|Index||3 reviews in total|
This film, based on a true story, shows a mother's hardship in trying to find her children after they are taken from her in very suspicious circumstances. This film is quite heartbreaking. I am unsure as to how much of the story is actually fact but the film shows how strong the human spirit can be. It also shows the strength of the maternal bond. The judge featured in the film was a cruel and cold-hearted. It indicates the range of people that exist in the world. How she lived with herself after covering up the removal of 3 kids from a clearly loving mother is unknown to me. I really like this film and watch it quite often.
When Vanessa Meyer was falsely arrested her children were taken into care. When she was released she was told that they had been adopted and that their records were lost. I enjoyed this true-life drama.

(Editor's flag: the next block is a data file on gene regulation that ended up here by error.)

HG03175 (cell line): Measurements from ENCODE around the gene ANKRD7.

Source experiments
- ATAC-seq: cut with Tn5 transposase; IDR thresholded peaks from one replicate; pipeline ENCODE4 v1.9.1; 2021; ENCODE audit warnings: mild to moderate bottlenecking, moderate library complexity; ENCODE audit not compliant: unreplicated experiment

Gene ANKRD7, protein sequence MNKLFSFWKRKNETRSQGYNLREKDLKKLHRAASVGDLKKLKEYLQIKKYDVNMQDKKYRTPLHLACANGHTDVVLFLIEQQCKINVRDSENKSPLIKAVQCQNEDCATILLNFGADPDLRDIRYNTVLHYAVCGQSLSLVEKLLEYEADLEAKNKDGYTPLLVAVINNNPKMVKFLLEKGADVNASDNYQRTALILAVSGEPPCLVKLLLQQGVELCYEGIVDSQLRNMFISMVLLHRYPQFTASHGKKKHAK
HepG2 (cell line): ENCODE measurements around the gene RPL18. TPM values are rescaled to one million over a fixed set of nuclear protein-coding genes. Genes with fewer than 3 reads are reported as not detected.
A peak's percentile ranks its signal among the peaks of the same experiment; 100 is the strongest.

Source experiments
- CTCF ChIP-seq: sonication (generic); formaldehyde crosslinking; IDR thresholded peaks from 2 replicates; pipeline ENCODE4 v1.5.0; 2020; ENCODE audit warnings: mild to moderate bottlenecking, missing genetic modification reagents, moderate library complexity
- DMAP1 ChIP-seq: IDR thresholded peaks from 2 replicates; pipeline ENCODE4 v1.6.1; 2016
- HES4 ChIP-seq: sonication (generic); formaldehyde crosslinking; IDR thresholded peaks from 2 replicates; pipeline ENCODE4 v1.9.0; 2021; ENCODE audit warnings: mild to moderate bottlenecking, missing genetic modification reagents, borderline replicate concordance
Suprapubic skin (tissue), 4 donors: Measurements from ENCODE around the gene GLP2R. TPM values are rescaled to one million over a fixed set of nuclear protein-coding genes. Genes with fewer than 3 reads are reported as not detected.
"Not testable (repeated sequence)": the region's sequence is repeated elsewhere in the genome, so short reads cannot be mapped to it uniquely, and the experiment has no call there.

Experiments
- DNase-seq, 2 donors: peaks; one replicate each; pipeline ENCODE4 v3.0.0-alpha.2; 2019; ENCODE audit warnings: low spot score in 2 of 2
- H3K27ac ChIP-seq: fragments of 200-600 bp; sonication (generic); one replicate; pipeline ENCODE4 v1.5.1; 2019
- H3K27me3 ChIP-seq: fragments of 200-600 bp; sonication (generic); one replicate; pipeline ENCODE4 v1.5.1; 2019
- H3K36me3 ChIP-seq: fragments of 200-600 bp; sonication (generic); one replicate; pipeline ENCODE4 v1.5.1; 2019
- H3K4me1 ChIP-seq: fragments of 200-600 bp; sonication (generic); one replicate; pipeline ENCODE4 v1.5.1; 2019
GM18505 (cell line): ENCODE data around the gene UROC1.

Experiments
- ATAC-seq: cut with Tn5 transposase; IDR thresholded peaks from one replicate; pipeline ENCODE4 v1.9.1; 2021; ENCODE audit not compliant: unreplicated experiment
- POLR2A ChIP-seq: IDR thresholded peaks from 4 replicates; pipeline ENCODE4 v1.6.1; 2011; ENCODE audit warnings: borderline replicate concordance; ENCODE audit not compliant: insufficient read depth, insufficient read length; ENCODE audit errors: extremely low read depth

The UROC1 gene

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Visually, this film was a pleasure to watch, as it spans over twenty years, the décors and aging of the main protagonists very well done. A particular attention seems to have been paid to picture sharpness as well as lighting and colour. As regards the script, well, I found the idea captivating and enthralling but the plot contains a number of irregularities and events that would seem illogical. The obvious comparison that comes to mind would be with the well known film "deep end of the ocean " and whereas the latter was both perfectly plausible and emotional to watch, this film was somewhat less satisfying. As far as the illogicality go, I mean, even supposing she had to go to prison, you cannot just go to someone's house and take away their children and leave no note, no proof of identity, no official authorization or anything. The person in charge of the children during her absence seemed pretty nonchalant about the whole thing ....."well some officials came and I just handed the children over ..." Sounds a bit fishy to me. The judge who dies most conveniently, the tribunal archives that go up in flames, all that suggests over imagination on the part of the scriptwriter. Making the fourth child die too also was a bit exaggerated. The end leaves us unsatisfied - why does she meet two of the children in the airport and not the third ? Why would she have to wait four more years to see the third, given than she is its mother ? No explanation is furnished for all this, neither for the judge's action. We are lead to believe that something underhand and fishy had been going on withing the child welfare services but no clear explanation is given as to how, why and by whom. Also, Mary Helgenberger's second cousin, Cliff, seems to rapidly change from a handsome young man when she meets him suddenly into a jealous hirsute layabout and no reason for this is furnished. Also, her divorce from him is completely skimmed over and we find her attracted to Tom when she is selling her dolls. There are no visible indicators of the years that pass, except the age she attributes to her absent children at various stages during the film. I could go on endlessly about these plot holes but nevertheless remain fascinated by the subject matter and plastic beauty of the film. What a shame then, that the plot was not made a little more plausible for the spectator to enjoy.
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